Imagine you are living in an older building in Chittenden County. The windows are poorly insulated, mold has been detected in your apartment, and you cannot seem to get rid of the mouse problem in your unit. You have contacted the landlord, but they have not done anything to fix any of the issues. Or worse, you are afraid that if you say anything, they will raise the rent and you will be unable to afford your apartment.
One of our partner families was living in one of these apartments before they partnered with Green Mountain Habitat. The windows were old, and moisture caused mold to grow in the house. One of the young girls was suffering from severe asthma due to this infestation.
The place where you live plays a major role in your health. For individuals living in an unsafe, unkempt, substandard apartment, there are measurable impacts that can impact day-to-day life.
Although older homes and apartments are often cheaper, they are prone to more hazards than newer homes. Northwest Vermont is home to many older structures that are lacking the proper utilities or safety measures to ensure that the residents can feel secure in their house.
Poor-quality housing can be measured by structural quality of a home, clutter and cleanliness, hazards, indoor climate, and overcrowding. Additional issues can include the presence of mold, mildew, and dander. These characteristics can lead to sickness, injury, and mental health problems.
Safe and stable housing has been shown to improve overall wellbeing for all ages. Frequent moving or living in a cost-burdened household is associated with worse self-reported outcomes, which include deteriorating mental health conditions, higher suicide rates, an increased likelihood of postponing medical treatments due to cost, and cost-related nonadherence to healthcare advice and prescriptions.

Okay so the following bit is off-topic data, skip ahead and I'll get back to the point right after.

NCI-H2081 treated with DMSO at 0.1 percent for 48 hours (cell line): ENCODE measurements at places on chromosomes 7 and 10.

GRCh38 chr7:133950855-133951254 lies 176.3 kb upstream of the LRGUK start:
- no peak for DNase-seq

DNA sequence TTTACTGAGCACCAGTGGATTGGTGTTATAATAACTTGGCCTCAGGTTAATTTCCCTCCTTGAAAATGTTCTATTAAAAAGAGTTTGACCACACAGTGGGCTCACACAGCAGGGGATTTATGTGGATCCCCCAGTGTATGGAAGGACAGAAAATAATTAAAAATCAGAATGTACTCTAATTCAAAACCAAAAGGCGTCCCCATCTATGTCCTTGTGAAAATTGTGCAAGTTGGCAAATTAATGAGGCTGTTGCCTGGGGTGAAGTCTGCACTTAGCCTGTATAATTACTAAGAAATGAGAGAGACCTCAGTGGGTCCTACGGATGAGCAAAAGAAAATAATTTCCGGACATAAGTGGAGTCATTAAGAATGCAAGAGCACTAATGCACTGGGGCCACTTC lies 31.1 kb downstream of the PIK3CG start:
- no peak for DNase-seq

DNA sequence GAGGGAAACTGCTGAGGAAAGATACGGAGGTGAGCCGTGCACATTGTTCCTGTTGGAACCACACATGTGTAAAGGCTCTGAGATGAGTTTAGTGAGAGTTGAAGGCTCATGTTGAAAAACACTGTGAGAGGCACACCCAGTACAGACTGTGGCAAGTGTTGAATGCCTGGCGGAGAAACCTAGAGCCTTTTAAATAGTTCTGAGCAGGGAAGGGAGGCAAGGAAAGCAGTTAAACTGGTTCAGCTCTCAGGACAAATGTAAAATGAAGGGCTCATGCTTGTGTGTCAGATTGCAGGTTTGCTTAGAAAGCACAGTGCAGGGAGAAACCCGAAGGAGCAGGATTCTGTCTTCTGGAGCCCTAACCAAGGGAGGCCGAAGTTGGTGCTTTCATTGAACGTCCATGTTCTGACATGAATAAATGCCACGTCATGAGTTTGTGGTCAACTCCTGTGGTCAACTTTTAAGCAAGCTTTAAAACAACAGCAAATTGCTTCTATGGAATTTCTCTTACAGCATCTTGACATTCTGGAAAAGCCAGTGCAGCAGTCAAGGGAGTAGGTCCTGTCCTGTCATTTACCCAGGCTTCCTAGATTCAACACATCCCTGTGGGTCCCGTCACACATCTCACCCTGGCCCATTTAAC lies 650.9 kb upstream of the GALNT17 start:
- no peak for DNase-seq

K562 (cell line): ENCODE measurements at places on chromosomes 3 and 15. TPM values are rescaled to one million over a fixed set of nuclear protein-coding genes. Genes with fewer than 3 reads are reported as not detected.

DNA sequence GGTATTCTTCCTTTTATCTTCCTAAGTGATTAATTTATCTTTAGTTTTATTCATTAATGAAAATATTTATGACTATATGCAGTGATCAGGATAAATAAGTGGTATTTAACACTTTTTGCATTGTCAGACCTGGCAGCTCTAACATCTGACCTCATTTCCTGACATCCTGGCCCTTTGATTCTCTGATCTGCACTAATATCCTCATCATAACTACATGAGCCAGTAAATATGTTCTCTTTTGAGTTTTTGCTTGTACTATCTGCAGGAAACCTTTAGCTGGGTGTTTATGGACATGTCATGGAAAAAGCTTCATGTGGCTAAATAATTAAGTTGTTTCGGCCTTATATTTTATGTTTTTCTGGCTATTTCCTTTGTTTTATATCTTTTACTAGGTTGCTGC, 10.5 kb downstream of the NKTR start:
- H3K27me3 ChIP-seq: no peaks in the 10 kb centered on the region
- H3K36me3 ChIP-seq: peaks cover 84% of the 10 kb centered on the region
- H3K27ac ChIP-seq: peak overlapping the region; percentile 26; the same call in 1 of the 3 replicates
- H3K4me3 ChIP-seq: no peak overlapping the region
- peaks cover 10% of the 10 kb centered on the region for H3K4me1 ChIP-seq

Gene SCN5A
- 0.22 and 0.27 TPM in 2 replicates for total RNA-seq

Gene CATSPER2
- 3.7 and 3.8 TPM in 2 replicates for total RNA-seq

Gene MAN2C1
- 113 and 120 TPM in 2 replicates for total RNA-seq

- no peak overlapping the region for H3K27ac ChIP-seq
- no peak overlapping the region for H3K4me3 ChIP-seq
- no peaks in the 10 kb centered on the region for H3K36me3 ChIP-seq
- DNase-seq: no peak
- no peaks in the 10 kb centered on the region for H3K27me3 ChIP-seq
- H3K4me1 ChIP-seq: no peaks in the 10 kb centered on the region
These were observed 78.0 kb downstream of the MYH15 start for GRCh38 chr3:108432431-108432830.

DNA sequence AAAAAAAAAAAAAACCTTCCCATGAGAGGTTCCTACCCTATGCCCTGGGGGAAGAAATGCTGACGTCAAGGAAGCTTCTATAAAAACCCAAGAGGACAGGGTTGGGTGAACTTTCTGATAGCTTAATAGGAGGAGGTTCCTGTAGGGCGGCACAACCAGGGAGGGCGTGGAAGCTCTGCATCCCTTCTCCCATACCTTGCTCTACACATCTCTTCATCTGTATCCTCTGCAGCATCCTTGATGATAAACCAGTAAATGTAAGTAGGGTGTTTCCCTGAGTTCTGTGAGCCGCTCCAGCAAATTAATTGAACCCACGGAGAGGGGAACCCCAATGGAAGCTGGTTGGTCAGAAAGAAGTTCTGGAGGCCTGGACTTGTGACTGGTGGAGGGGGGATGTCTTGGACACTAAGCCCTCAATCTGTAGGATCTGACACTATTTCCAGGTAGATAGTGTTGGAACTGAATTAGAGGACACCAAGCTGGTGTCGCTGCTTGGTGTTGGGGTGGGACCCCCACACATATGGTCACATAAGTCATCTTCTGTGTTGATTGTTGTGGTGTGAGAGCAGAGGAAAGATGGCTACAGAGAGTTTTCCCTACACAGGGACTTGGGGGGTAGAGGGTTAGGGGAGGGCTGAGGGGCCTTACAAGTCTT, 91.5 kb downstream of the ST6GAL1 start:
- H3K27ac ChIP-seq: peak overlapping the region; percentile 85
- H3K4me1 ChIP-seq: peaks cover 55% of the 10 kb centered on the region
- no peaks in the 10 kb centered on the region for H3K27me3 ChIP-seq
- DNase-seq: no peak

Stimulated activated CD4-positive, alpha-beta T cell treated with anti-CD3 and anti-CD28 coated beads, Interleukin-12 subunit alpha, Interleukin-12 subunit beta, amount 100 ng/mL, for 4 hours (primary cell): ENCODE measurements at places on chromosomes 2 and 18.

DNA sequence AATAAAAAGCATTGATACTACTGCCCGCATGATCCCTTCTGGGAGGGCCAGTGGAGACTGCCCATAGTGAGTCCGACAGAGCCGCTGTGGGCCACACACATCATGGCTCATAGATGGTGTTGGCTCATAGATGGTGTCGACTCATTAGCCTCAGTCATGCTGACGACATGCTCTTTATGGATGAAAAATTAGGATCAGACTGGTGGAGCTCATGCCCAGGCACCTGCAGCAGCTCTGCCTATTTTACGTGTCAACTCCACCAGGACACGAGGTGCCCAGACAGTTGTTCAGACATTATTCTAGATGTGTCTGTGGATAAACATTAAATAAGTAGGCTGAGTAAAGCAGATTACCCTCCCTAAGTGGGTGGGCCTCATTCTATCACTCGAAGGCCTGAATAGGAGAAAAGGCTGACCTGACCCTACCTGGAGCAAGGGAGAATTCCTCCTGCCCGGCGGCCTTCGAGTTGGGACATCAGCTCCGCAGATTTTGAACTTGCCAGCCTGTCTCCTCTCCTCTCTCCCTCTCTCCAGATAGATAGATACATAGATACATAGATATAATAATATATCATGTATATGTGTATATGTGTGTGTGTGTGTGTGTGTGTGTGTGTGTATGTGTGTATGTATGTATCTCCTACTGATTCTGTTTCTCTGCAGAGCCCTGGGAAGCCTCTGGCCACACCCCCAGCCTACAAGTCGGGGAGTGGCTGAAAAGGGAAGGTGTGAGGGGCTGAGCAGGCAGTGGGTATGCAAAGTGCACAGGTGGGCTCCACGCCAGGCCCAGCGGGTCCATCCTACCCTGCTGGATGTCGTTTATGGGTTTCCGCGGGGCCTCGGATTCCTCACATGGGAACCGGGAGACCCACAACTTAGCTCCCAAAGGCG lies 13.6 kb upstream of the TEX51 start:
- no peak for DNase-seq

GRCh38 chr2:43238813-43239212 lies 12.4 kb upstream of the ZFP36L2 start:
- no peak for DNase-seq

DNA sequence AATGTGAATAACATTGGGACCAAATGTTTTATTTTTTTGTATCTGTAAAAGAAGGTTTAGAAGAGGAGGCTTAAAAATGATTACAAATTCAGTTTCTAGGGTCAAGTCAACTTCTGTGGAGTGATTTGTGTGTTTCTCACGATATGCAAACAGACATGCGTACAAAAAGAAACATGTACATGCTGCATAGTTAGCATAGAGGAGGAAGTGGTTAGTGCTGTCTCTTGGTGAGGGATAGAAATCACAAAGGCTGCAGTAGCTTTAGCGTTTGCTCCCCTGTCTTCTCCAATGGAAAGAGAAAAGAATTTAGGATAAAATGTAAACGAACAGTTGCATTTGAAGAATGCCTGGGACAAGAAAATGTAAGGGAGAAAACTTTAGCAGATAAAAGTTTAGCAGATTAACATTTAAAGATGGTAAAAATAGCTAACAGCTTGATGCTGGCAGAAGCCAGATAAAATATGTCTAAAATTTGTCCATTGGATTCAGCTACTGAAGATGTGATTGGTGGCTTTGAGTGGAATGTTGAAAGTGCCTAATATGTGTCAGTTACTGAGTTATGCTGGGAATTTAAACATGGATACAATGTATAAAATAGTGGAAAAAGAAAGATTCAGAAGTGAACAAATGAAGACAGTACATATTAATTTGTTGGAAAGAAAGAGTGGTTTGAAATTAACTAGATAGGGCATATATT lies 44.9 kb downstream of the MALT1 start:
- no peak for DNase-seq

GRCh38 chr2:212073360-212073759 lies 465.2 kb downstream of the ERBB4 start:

For low-income households who moved into more affordable housing, primary care visits increased by 20%, which equates to a 12% decrease in Medicaid healthcare expenditures from the previous year. While this may seem contradictory, when families are in affordable housing, they do not have to choose between rent and critical healthcare needs.
Older homes are more prone to have issues with lead and black mold. According to the National Institute of Health, older homes are positively correlated with the presence of mold in the home, which increases individuals’ risk of developing asthma. Additionally, the presence of lead can contribute to developmental issues, particularly for children.
87% of homes built before 1940 have some lead-based paint, while 24% of homes built between 1960 and 1978 have some lead-based paint, according to the Environmental Protection Agency. According to the Vermont Housing Finance Agency, 58.4% of all houses in Vermont were built in or before 1979. For renters, this percentage rises to 66.1% of homes. This poses a significant risk to Vermonters, particularly those who are people of color or who are lower income, as these groups are more likely to live in substandard housing.
It is estimated that at least 12,000 homes in Chittenden County are likely to contain lead-based paint, according to the Chittenden County Regional Planning Commission. 46% of these units are rented, and between 12-14% of these units are inhabited by children under the age of 6. This group of children is particularly at risk of the danger of lead exposure.
Older homes also pose a risk to older adults and the elderly. Improving home safety resulted in a 19% reduction in fall rates. Falls can be costly healthcare situations, as hospitalizations for falls cost $30,000 on average per stay, and these costs rise with age. Repairs and safety improvements resulted in a 30% increase in the ability for older, low-income adults to perform daily activities, such as eating, dressing, and bathing.